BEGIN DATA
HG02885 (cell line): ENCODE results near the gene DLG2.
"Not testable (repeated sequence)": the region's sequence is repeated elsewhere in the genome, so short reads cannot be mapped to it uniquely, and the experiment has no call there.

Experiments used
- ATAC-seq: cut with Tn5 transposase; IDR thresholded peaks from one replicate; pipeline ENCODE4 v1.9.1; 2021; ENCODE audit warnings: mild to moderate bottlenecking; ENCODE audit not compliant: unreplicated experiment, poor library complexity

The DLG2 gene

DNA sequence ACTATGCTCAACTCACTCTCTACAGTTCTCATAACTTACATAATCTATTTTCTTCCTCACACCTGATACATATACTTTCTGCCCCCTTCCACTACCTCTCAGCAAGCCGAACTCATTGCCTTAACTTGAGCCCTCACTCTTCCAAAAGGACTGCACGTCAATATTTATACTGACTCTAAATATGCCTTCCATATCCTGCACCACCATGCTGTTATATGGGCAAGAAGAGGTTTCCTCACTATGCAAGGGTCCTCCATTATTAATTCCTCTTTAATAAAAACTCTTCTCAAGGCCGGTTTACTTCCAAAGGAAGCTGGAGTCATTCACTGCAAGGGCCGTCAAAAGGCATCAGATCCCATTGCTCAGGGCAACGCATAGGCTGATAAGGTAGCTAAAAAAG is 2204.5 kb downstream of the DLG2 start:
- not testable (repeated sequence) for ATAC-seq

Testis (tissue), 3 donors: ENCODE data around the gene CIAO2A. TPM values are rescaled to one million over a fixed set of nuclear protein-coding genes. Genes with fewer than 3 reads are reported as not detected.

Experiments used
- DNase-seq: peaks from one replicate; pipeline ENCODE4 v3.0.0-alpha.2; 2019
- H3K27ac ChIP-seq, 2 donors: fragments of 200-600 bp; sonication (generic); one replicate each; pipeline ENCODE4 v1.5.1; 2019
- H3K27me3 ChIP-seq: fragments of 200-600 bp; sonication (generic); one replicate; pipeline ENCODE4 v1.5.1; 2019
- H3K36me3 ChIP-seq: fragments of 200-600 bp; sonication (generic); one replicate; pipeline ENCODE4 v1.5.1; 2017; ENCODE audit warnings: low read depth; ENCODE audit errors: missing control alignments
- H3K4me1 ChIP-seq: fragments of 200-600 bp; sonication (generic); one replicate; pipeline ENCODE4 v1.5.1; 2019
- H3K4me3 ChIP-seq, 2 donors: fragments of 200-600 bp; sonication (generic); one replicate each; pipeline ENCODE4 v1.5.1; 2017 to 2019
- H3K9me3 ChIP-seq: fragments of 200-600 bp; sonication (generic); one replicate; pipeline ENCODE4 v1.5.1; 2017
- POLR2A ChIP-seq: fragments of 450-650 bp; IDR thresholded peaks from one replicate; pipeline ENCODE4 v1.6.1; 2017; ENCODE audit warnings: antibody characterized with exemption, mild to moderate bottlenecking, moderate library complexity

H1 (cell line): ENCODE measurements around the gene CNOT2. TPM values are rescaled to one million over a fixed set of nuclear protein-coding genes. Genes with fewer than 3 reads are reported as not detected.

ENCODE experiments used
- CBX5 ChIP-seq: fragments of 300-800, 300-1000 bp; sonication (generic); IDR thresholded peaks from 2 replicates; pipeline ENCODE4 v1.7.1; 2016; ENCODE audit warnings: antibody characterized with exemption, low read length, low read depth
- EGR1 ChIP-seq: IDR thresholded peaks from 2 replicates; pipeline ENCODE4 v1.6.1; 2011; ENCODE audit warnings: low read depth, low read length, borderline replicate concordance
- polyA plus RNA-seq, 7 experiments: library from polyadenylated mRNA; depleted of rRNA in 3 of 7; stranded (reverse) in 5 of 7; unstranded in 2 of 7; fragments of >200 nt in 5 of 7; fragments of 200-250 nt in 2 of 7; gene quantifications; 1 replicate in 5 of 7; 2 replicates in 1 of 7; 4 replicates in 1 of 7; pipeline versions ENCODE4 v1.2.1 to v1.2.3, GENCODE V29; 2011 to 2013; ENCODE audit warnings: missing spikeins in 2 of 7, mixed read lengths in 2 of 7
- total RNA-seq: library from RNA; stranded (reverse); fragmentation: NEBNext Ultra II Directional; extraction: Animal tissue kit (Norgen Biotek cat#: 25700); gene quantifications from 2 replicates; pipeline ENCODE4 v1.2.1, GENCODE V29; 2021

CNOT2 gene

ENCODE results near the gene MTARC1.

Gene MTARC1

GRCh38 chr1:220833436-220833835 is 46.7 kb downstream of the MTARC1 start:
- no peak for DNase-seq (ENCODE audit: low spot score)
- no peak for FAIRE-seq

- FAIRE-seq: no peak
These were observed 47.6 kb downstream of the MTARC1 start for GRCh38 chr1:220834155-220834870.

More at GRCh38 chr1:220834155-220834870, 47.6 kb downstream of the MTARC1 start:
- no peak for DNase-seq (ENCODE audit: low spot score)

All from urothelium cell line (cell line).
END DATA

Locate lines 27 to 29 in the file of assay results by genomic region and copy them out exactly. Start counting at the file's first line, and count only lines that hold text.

GRCh38 chr1:220833436-220833835 is 46.7 kb downstream of the MTARC1 start:
- no peak for DNase-seq (ENCODE audit: low spot score)
- no peak for FAIRE-seq